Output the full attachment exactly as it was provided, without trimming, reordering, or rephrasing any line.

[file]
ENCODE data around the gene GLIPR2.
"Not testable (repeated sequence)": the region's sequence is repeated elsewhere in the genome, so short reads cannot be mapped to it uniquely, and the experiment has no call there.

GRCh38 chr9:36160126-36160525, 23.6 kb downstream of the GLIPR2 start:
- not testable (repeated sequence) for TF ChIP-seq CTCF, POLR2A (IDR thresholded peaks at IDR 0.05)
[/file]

ENCODE data around the gene GLIPR2.
"Not testable (repeated sequence)": the region's sequence is repeated elsewhere in the genome, so short reads cannot be mapped to it uniquely, and the experiment has no call there.

GRCh38 chr9:36160126-36160525, 23.6 kb downstream of the GLIPR2 start:
- not testable (repeated sequence) for TF ChIP-seq CTCF, POLR2A (IDR thresholded peaks at IDR 0.05)